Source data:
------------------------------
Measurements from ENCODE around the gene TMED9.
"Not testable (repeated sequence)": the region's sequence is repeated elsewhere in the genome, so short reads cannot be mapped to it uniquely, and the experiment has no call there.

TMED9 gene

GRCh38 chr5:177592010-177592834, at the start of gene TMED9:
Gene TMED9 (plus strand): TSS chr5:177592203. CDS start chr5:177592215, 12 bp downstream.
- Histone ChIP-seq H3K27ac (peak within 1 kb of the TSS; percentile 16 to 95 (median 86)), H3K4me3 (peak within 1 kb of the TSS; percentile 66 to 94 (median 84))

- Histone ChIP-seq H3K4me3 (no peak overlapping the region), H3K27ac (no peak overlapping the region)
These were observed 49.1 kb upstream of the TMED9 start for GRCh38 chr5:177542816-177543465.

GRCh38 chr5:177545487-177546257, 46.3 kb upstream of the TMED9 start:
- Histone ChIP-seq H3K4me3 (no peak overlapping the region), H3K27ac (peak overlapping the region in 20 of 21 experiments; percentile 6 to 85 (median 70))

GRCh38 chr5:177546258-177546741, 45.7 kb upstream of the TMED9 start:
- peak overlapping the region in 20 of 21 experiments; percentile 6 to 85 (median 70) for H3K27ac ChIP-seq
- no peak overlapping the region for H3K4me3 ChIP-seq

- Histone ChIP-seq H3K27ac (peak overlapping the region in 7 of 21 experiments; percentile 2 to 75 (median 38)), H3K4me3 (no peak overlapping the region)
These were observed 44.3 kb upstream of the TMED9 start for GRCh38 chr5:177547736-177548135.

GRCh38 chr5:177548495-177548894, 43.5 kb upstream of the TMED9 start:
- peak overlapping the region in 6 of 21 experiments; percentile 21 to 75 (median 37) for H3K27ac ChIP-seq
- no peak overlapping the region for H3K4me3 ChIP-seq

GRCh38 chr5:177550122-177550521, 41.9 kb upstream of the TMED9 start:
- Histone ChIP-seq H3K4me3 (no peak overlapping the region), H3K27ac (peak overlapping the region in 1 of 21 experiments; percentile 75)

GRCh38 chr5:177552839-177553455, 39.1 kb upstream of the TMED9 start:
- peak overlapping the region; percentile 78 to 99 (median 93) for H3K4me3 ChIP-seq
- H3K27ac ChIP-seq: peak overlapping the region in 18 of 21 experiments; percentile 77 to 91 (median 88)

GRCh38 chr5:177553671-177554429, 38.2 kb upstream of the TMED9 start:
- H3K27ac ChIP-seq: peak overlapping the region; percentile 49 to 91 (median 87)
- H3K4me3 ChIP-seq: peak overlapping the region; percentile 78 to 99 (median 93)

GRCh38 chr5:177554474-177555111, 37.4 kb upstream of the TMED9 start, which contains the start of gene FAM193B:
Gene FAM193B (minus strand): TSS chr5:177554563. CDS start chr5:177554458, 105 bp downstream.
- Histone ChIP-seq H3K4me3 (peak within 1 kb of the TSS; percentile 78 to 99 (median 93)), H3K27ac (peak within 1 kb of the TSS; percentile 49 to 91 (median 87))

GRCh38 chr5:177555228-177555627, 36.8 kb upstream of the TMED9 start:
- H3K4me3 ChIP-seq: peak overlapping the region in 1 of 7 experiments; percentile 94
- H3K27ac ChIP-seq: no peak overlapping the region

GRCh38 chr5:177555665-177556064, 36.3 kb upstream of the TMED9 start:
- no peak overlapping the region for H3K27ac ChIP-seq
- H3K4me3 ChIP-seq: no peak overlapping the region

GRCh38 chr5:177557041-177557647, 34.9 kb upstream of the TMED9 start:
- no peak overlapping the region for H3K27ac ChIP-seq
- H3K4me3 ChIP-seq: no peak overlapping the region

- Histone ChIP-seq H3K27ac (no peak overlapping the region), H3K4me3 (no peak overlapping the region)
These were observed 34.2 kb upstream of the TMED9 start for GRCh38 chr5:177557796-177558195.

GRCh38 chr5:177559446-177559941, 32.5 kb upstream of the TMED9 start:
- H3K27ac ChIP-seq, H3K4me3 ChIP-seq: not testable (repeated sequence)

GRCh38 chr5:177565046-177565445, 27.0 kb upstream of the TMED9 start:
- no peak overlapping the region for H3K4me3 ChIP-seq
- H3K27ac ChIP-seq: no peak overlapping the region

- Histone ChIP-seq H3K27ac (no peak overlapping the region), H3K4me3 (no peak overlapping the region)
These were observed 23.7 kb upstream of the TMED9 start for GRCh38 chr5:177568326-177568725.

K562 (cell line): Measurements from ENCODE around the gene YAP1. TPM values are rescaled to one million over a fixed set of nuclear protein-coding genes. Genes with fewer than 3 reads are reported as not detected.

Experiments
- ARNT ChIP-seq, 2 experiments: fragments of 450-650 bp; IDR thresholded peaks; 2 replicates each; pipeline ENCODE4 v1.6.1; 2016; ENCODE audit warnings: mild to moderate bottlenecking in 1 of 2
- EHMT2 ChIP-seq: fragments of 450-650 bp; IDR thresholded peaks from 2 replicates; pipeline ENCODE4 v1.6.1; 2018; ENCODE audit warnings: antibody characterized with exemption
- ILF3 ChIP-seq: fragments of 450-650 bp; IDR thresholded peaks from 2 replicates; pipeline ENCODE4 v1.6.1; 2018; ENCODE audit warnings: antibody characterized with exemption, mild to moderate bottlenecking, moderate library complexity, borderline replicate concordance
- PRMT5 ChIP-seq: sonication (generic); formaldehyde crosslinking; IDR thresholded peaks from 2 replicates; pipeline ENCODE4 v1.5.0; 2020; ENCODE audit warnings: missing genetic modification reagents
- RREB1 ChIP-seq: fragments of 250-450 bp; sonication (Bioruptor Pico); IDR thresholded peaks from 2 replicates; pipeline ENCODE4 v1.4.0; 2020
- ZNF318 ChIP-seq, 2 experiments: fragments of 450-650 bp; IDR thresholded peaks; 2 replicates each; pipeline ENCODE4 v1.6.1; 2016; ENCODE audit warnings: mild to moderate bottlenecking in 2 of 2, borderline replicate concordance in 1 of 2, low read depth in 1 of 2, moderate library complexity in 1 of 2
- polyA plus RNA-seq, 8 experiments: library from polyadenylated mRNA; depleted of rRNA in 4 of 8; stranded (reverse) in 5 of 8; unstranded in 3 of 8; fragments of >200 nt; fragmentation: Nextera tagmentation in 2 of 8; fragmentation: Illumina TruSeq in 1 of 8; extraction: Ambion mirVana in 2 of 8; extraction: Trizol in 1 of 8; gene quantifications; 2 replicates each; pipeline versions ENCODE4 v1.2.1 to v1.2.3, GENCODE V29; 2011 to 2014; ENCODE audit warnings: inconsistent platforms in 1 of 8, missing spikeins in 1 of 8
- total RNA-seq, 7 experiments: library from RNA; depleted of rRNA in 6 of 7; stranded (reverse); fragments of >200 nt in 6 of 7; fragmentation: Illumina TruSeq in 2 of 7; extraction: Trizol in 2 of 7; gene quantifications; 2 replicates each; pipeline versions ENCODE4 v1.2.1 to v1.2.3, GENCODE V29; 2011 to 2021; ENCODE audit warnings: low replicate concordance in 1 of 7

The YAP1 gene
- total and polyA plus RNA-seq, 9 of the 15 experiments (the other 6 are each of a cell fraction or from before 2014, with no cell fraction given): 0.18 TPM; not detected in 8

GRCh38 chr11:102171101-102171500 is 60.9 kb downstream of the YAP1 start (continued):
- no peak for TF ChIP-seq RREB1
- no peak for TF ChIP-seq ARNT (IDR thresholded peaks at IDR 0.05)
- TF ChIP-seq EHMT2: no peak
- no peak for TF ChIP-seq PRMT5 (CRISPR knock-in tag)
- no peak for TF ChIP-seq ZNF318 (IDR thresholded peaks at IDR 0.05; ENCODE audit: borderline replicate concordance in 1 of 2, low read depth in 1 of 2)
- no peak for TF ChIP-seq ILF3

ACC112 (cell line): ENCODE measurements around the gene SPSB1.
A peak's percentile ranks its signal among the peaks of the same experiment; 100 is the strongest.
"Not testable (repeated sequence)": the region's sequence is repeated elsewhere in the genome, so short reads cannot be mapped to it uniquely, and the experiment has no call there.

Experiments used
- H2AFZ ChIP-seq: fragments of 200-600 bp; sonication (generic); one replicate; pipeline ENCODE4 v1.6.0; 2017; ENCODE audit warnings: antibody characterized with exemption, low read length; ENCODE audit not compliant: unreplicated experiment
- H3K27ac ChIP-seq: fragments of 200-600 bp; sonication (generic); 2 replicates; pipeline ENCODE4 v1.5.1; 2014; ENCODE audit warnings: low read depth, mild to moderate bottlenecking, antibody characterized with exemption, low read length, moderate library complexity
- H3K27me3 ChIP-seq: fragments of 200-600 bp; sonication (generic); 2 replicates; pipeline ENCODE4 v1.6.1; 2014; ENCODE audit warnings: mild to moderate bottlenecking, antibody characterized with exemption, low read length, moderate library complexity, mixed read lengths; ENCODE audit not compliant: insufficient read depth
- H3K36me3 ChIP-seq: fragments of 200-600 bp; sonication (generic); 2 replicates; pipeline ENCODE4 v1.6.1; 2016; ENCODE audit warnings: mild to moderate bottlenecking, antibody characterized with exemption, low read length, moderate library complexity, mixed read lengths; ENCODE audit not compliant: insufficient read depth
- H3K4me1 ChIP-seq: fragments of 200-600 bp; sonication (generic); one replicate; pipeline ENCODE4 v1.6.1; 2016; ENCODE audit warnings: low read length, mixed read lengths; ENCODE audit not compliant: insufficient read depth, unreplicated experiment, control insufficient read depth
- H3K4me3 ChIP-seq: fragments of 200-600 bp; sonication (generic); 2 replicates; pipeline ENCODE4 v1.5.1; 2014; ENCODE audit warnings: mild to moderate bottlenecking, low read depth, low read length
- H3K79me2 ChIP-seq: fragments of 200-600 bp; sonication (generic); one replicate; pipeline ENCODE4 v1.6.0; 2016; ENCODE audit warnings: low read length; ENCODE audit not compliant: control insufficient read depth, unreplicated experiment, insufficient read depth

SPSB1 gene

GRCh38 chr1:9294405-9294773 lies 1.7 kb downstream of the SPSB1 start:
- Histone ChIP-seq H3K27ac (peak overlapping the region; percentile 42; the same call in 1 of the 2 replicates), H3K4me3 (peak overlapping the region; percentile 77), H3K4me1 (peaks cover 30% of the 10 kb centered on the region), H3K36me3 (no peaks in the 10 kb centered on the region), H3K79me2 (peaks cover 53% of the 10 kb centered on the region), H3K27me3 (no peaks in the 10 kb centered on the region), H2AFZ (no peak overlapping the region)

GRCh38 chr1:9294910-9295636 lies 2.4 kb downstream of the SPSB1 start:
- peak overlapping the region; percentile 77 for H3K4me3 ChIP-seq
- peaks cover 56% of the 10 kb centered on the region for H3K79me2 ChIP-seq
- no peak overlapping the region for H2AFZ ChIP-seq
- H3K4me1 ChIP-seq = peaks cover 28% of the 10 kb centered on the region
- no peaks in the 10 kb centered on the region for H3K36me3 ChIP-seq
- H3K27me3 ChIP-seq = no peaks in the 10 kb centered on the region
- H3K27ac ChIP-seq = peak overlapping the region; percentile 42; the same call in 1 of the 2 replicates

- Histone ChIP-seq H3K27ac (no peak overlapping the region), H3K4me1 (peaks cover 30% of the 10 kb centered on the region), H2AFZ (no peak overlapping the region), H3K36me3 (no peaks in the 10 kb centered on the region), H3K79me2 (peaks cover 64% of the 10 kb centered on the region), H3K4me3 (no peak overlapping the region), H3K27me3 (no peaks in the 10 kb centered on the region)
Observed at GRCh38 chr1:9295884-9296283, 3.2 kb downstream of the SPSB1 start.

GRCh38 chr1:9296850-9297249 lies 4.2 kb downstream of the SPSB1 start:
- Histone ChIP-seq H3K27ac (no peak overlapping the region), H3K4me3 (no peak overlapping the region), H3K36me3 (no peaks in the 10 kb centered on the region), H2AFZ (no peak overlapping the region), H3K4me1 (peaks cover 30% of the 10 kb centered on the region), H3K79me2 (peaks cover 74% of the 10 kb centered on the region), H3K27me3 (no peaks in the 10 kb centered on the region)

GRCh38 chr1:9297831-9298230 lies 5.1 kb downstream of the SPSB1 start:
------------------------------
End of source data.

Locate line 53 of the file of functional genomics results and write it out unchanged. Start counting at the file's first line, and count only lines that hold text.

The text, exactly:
- PRMT5 ChIP-seq: sonication (generic); formaldehyde crosslinking; IDR thresholded peaks from 2 replicates; pipeline ENCODE4 v1.5.0; 2020; ENCODE audit warnings: missing genetic modification reagents